Blog, Elder Law Articles

How do I deal with my sometimes-explosive outbursts at my mother?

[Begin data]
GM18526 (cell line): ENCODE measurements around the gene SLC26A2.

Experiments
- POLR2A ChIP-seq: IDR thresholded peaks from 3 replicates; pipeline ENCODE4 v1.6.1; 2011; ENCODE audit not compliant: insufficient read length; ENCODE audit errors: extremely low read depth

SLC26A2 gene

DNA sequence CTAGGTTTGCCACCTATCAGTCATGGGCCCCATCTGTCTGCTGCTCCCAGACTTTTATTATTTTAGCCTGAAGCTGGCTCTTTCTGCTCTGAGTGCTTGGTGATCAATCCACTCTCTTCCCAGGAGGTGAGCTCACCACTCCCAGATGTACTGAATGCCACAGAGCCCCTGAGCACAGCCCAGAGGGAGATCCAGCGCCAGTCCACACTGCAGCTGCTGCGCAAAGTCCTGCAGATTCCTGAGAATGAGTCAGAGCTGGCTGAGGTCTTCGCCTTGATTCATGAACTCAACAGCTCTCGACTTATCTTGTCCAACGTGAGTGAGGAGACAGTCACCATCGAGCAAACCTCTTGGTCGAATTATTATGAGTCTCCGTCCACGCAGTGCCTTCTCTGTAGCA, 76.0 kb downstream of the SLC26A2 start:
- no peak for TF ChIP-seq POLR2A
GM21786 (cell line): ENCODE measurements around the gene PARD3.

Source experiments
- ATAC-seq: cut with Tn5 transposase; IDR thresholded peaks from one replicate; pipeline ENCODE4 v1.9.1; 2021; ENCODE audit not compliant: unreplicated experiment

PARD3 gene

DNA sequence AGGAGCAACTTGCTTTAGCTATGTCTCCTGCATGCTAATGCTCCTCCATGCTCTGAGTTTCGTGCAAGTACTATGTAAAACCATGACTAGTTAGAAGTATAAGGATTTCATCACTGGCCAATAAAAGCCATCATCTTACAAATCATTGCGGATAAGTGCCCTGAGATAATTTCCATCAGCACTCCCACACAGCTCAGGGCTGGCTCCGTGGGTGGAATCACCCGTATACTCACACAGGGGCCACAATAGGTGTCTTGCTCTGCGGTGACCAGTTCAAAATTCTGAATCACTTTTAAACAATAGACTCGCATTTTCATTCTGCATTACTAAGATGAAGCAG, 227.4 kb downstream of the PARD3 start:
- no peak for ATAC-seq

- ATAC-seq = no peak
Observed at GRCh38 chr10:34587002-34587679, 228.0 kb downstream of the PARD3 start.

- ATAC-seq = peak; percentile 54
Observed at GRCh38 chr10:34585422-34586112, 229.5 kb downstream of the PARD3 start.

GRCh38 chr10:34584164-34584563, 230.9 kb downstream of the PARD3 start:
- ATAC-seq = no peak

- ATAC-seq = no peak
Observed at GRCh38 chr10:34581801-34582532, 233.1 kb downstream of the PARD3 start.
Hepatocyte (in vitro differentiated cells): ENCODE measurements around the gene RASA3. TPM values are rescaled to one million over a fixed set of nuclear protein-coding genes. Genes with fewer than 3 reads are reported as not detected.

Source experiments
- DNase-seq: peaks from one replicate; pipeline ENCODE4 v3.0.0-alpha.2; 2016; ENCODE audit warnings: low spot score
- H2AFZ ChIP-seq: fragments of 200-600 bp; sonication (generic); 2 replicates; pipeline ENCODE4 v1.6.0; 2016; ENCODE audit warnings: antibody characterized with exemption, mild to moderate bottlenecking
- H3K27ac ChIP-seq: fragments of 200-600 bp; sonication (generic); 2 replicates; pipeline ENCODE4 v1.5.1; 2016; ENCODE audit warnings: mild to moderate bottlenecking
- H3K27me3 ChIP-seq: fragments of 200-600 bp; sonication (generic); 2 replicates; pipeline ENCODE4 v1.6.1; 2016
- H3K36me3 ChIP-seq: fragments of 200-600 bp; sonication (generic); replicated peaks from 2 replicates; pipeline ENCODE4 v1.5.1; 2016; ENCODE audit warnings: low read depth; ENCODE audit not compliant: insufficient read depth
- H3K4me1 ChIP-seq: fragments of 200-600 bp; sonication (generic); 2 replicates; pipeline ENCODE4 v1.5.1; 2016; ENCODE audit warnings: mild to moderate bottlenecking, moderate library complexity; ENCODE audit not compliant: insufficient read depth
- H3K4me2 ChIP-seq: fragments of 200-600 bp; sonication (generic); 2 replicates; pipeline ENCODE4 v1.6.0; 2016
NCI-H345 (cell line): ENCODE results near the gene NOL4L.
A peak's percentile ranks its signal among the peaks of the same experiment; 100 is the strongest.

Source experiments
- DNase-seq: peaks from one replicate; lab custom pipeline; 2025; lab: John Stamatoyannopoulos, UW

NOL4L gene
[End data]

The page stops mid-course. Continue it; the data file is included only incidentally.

Anger is a common emotion when caring for a loved one, especially if she or he has Alzheimer’s. When you see someone you knew as being independent and who was likely somebody you looked up to now having difficulty with simple things, it can be very difficult. Your loved one might not be able to understand much of what is being said to her. She also likely has forgotten many treasured (and helpful) memories. Why wouldn’t you be angry? You are losing a little part of this person, day by day. You are grieving, which naturally can lead to anger. If your yelling occurs only occasionally, you’re may have to own up to the fact that you’re simply going to lose your temper every now and then and yell. If and when it happens, practice letting go of any guilt you feel. Give yourself a break: You are human. Yelling isn’t good, but it happens. This also might be a sign that you need a break from delivering so much direct care for your mother. Taking her to an adult day care center will give her something to do — and give you a break for a while. Or you can hire someone to come into the home so you can go do something on your own. Take advantage of other family members, friends, neighbors and volunteers who might offer to give you a break. You can also find relief by joining a support group or finding a suitable counselor. Knowing that you are not alone in these types of situations usually decreases the pressure you feel. You can also collect some tools to help you cope. If you find the yelling becoming more frequent, you might end up having to find other arrangements for your mother’s care. Quality time with her is more important than quantity time. If your time together is only stressful and becomes consumed by more and more yelling, it is time to make a change. This could mean a group home, nursing home or assisted living situation. Then when the two of you visit together, you might truly enjoy it more. It could be a healthy move for both of you. You shouldn’t feel guilty about having her live in a facility, if you go that route. You can still be very involved in her life, and help manage her care (in coordination with the facility). This can lead to more enjoyable time together. This might entail taking her out to a nearby park, a nice restaurant or even your home. You can have fun together. For more information, an excellent resource is “The Indispensable Alzheimer’s Resource Kit.” It can be downloaded at no cost by clicking here.